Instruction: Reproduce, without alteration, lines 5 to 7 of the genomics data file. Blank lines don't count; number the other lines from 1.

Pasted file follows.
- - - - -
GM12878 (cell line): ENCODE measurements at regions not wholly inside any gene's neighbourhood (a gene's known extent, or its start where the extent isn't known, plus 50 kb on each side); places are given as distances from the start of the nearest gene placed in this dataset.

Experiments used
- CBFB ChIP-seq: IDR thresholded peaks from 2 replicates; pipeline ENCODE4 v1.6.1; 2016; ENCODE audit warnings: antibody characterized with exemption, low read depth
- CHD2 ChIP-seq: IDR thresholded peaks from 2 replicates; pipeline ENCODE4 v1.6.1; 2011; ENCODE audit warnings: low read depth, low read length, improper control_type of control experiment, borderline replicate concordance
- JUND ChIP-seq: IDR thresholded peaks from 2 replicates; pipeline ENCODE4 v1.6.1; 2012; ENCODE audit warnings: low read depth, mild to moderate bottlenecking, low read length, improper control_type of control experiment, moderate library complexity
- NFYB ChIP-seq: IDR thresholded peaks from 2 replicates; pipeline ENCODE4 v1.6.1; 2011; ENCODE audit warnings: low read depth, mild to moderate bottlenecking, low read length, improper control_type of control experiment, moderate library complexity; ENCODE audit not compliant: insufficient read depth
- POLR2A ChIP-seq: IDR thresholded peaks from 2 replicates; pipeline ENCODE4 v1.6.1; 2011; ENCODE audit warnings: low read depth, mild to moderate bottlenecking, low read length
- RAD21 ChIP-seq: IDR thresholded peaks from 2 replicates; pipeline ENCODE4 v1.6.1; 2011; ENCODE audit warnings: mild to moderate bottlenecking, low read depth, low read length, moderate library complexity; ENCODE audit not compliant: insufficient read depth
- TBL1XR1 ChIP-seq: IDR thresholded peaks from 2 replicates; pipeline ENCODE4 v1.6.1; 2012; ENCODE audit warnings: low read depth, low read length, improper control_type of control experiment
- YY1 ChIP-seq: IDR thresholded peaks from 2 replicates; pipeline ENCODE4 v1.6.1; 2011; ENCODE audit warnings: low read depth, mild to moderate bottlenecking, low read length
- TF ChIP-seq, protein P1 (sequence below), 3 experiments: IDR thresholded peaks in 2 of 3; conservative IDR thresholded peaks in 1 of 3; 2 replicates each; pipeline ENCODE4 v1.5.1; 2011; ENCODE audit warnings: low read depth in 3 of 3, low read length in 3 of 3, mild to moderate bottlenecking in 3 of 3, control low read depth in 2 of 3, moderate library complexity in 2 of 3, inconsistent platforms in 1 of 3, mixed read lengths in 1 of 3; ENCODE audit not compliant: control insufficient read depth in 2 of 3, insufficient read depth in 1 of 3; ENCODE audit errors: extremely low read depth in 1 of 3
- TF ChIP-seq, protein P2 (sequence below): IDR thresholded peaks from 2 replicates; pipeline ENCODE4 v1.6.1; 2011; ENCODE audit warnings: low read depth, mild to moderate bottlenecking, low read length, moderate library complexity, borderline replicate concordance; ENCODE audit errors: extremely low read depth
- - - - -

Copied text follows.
- JUND ChIP-seq: IDR thresholded peaks from 2 replicates; pipeline ENCODE4 v1.6.1; 2012; ENCODE audit warnings: low read depth, mild to moderate bottlenecking, low read length, improper control_type of control experiment, moderate library complexity
- NFYB ChIP-seq: IDR thresholded peaks from 2 replicates; pipeline ENCODE4 v1.6.1; 2011; ENCODE audit warnings: low read depth, mild to moderate bottlenecking, low read length, improper control_type of control experiment, moderate library complexity; ENCODE audit not compliant: insufficient read depth
- POLR2A ChIP-seq: IDR thresholded peaks from 2 replicates; pipeline ENCODE4 v1.6.1; 2011; ENCODE audit warnings: low read depth, mild to moderate bottlenecking, low read length